• The gap between the earnings of men and women has not changed substantially in the last decade.8
4. Lowest incomes are women’s incomes
  • Women make up a disproportionate share of the population in Canada with low incomes.
  • Almost two million Canadian women (1 in 8 or 12% of all women in Canada) lived in low income situations in 2004.9
  • In 2005, 320,000 children, just under one-half of all the children in low-income families, lived in female lone-parent families. The low-income rate of children in female lone-parent families was more than four time higher than that of two-parent families.10
  • Low income cut-offs (LICOs) are income thresholds, determined by analysing family expenditure data, below which families will devote a larger share of income to the necessities of food, shelter and clothing than the average family would. To reflect differences in the costs of necessities among different community and family sizes, LICOs are defined for five categories of community size and seven of family size.11, 12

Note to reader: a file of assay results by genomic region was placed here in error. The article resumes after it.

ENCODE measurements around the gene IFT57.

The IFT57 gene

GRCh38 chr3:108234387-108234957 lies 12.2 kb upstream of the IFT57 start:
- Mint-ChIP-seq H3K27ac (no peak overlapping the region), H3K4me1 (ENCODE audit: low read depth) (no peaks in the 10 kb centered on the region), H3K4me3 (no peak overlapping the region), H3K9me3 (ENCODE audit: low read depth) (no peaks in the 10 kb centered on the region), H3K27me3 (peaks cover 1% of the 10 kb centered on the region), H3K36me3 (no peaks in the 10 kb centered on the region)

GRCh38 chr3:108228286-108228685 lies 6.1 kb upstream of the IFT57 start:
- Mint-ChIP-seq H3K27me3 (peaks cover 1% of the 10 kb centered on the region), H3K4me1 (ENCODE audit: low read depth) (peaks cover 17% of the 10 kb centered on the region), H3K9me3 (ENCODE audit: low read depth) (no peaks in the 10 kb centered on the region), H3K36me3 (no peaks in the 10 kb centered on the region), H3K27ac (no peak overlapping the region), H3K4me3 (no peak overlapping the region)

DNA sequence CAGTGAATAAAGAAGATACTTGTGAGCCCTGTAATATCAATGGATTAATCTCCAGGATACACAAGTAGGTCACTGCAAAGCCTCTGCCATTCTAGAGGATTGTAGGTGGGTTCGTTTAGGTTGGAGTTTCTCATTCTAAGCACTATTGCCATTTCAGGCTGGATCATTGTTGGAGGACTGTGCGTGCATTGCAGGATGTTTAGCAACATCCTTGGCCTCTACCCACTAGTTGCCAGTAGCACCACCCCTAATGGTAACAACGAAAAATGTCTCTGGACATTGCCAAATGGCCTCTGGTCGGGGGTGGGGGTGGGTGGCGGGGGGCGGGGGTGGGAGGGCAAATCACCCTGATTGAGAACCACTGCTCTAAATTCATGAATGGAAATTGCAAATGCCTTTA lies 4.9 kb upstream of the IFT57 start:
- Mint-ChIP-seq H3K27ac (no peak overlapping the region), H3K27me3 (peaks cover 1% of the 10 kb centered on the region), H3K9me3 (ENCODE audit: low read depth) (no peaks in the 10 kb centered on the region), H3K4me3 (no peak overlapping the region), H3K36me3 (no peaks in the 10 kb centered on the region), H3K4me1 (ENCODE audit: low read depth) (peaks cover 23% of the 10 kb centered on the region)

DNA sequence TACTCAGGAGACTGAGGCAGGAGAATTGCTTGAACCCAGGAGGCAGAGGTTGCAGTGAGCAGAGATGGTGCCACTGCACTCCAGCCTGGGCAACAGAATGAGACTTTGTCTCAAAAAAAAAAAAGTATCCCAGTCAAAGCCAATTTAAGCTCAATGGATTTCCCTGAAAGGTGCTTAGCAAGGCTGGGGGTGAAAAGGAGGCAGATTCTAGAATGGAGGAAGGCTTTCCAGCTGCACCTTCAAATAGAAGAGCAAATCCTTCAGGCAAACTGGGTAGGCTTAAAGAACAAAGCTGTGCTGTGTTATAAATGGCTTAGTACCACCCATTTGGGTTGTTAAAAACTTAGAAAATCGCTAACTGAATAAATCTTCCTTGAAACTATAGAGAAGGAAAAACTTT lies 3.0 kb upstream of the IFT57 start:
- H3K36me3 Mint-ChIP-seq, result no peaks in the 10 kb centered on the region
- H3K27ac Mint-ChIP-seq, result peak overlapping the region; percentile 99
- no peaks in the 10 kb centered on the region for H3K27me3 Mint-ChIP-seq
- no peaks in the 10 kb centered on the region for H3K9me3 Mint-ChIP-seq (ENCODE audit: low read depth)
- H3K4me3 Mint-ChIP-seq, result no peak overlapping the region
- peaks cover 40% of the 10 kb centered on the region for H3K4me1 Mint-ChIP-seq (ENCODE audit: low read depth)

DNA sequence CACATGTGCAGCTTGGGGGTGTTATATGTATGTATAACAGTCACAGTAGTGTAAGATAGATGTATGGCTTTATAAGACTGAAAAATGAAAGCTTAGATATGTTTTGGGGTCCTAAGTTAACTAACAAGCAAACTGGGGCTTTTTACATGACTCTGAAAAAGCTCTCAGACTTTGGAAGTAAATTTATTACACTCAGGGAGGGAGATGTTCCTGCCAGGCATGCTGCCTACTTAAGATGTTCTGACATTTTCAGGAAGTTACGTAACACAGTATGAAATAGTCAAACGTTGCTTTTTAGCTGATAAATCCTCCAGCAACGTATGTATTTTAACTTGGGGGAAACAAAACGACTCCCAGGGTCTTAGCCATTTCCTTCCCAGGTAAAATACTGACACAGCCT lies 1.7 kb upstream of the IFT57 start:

• The approach is essentially to estimate an income threshold at which families are expected to spend 20 percentage points more than the average family on food, shelter and clothing.13
  • Defining Poverty14 - Poverty refers to the intersection of low-income and other dimensions of 'social exclusion', including things such as access to adequate housing, essential goods and services, health and well-being and community participation.15
Absolute Poverty means having less than an objectively defined minimum. This minimum may be based on the estimated costs of basic necessities.